Major political change is going on right now in South Korea. The Asian country's former president left the executive mansion yesterday, three months after lawmakers voted to impeach her and a few days after the nation's constitutional court voted to remove her from office. That formally sealed the end of the leadership of President Park Geun-hye. She headed for her private home in Seoul afterward.
Former President Park said she was sorry she couldn't fulfill her duty as president until the end, and added that though she'll accept the court's decision, quote, "it will take time and the truth will definitely come out."
Last year, President Park had admitted to sharing confidential information with a close friend who didn't hold elected office. South Korea's largest news agency reported that more than 70 percent of the country supported her impeachment, but many did not. And in some violent protest that broke out after President Park's impeachment, three people died.
An election for a new president has to take place within two months. In the meantime, the government is pushing for peace among South Koreans.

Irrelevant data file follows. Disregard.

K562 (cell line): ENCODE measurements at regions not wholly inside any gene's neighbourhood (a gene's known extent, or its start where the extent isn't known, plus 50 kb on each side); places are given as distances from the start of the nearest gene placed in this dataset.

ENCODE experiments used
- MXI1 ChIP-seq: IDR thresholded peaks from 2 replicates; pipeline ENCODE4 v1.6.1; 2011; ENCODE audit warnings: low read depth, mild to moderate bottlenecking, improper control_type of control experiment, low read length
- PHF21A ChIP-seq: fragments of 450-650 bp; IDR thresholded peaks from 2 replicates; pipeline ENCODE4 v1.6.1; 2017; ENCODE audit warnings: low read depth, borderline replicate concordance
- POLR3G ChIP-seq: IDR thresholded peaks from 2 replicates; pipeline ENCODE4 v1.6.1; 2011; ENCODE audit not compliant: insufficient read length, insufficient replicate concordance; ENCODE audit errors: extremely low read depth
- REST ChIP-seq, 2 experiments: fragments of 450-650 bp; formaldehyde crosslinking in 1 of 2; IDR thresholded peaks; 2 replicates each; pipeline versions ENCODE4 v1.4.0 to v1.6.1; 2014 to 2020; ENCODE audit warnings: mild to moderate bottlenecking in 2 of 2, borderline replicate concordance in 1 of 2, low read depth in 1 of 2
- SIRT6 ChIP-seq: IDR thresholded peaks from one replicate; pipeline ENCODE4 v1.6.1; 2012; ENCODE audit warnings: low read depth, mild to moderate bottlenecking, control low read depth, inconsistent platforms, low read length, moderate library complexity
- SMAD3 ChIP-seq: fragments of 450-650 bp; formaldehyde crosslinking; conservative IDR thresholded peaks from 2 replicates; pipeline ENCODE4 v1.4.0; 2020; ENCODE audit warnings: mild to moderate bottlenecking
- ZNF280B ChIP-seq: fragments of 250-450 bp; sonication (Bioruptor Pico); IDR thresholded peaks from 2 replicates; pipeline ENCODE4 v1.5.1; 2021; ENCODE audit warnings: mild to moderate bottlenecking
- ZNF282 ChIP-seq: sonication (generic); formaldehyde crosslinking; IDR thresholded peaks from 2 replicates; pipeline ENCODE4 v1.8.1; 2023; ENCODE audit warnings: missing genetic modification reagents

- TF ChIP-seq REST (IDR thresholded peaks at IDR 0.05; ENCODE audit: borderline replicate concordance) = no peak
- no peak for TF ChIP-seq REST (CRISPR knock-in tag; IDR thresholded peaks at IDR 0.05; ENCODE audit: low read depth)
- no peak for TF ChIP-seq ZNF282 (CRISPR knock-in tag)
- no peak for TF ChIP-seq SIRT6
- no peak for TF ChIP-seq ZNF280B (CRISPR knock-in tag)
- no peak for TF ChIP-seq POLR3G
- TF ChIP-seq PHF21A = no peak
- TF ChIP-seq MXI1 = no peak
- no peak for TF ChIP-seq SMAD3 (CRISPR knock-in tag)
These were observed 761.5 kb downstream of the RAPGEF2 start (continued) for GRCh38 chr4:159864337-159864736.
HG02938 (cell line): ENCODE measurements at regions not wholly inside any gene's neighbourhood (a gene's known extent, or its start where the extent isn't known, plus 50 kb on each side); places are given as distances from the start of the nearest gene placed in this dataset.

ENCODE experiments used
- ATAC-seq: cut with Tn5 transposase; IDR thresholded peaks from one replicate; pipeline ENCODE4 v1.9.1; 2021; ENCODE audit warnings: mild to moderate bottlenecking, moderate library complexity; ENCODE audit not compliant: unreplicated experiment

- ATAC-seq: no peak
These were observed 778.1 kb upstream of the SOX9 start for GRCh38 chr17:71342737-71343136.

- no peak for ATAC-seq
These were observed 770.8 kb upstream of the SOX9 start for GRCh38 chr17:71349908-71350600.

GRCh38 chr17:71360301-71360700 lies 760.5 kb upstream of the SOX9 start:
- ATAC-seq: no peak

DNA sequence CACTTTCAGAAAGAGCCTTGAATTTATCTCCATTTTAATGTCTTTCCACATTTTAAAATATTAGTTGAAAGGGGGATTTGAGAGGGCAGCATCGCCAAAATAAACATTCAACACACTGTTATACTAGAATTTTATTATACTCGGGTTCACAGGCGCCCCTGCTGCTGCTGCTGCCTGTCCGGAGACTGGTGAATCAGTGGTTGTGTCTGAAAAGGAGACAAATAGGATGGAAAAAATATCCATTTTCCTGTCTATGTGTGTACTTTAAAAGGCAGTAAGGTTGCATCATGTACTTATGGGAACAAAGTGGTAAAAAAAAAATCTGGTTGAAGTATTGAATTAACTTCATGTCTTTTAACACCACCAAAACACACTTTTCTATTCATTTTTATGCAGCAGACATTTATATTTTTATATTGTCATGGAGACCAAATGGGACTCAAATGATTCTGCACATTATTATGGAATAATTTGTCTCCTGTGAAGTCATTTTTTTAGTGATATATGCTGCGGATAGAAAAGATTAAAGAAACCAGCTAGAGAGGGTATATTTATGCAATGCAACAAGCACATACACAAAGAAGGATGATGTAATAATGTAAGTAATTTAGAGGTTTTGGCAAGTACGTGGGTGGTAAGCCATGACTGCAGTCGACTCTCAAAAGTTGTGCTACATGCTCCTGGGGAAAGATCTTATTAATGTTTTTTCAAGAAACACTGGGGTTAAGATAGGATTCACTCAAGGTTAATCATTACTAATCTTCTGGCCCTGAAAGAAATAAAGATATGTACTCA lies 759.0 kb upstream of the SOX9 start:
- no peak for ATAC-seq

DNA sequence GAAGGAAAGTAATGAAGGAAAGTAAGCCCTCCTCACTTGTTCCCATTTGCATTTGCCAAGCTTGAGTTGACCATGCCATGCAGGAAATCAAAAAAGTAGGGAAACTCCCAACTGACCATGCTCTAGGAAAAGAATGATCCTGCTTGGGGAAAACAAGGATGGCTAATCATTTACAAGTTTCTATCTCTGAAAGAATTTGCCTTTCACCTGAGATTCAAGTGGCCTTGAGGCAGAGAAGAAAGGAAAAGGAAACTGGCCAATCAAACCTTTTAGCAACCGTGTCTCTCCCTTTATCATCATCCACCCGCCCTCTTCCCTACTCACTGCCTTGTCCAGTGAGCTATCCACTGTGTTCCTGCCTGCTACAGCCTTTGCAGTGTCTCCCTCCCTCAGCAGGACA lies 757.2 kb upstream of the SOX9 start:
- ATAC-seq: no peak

PAULA HANCOCKS, CNN INTERNATIONAL CORRESPONDENT: The moment they heard Park Geun-hye was out.
Sheer joy from protesters who've been on the streets of Seoul for months calling for her to go after Park became embroiled in a massive corruption scandal.
UNIDENTIFIED MALE: I'm so much overjoyed. This is the very historical moment on Korea.
HANCOCKS: Just one street away, heartbreak and frustration. Passion which turned to anger on occasion, emotions running high as pro-Park supporters believed the allegations against the former president are politically motivated and justice was not served.
Why are you so angry that she's been impeached?
UNIDENTIFIED MALE: They cannot OK processing her step by step in the law.
HANCOCKS: Injuries, arrests —
And this is very emotional situation here. You can see the passion of these protesters.
A flurry of diplomatic activity. Acting President Hwang Kyo-ahn put the military on high alert and held a cabinet and national security meeting before addressing the nation, pleading for calm.
HWANG KYO-AHN, ACTING PRESIDENT OF SOUTH KOREA (through translator): There will be people who cannot accept this and find it hard to submit to this.
But now is the time to accept and end the conflict and opposition.
HANCOCKS: South Korea's first female president is now the country's first impeached president. Nothing was seen or heard from Park Geun-hye on Friday. Park has now lost presidential immunity, just days after special prosecutors recommended she'd be indicted as a bribery suspect, alleging she helped an unelected confidant to extort money from big business. Park has denied any wrongdoing.
But for these protesters, Friday was a day to celebrate, a day they believe they saw people power toppled a president.